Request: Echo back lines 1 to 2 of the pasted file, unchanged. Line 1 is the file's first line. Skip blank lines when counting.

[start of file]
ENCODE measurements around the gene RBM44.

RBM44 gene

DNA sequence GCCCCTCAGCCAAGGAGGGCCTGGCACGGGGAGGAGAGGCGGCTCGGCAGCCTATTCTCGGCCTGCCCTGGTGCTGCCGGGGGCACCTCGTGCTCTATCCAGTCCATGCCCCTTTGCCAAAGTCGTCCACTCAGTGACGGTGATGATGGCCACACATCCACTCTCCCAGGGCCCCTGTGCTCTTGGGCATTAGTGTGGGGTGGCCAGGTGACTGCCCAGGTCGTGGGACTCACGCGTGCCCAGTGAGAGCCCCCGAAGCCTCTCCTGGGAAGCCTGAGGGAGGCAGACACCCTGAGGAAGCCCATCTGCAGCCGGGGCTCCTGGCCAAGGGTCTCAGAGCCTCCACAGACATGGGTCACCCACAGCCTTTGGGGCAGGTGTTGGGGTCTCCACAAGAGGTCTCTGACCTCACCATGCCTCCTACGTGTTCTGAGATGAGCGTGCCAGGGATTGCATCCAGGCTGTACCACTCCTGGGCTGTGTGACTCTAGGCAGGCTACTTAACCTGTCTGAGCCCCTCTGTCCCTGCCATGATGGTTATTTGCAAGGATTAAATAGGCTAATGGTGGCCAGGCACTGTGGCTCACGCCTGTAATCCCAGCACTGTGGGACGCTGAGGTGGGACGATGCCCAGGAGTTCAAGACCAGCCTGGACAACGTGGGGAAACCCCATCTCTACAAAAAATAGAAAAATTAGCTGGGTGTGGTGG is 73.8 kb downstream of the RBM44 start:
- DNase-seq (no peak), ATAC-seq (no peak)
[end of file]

ENCODE measurements around the gene RBM44.

RBM44 gene